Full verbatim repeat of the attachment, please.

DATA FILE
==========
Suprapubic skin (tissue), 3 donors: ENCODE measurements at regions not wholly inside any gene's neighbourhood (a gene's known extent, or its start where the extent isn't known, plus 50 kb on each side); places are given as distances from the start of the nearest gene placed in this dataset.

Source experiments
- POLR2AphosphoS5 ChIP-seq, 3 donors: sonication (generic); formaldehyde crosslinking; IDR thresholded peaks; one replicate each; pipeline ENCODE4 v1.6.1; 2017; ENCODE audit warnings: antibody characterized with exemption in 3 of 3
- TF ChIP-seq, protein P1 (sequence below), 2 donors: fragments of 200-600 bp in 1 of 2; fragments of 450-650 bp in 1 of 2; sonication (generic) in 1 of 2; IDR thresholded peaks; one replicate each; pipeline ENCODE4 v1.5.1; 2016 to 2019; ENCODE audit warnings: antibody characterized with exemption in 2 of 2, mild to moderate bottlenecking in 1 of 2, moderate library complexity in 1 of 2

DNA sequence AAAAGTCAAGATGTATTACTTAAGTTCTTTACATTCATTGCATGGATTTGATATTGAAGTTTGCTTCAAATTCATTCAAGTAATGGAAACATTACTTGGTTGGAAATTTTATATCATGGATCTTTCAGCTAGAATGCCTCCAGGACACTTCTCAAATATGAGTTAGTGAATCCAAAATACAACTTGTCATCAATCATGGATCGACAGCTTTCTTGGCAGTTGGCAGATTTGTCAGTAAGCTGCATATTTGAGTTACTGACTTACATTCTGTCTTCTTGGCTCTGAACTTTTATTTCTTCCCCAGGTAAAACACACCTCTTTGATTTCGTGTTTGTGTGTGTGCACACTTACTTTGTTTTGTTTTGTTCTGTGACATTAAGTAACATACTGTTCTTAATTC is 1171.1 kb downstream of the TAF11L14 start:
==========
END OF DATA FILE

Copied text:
Suprapubic skin (tissue), 3 donors: ENCODE measurements at regions not wholly inside any gene's neighbourhood (a gene's known extent, or its start where the extent isn't known, plus 50 kb on each side); places are given as distances from the start of the nearest gene placed in this dataset.

Source experiments
- POLR2AphosphoS5 ChIP-seq, 3 donors: sonication (generic); formaldehyde crosslinking; IDR thresholded peaks; one replicate each; pipeline ENCODE4 v1.6.1; 2017; ENCODE audit warnings: antibody characterized with exemption in 3 of 3
- TF ChIP-seq, protein P1 (sequence below), 2 donors: fragments of 200-600 bp in 1 of 2; fragments of 450-650 bp in 1 of 2; sonication (generic) in 1 of 2; IDR thresholded peaks; one replicate each; pipeline ENCODE4 v1.5.1; 2016 to 2019; ENCODE audit warnings: antibody characterized with exemption in 2 of 2, mild to moderate bottlenecking in 1 of 2, moderate library complexity in 1 of 2

DNA sequence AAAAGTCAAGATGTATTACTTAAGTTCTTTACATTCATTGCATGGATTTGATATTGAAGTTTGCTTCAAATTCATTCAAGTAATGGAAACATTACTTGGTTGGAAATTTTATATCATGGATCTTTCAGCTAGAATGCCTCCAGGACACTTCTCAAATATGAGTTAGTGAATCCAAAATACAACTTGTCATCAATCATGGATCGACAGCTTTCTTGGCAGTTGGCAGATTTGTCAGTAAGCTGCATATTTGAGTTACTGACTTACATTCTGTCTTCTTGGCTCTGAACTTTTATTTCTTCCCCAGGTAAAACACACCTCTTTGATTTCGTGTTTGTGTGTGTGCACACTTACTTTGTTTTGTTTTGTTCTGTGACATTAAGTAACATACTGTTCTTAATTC is 1171.1 kb downstream of the TAF11L14 start: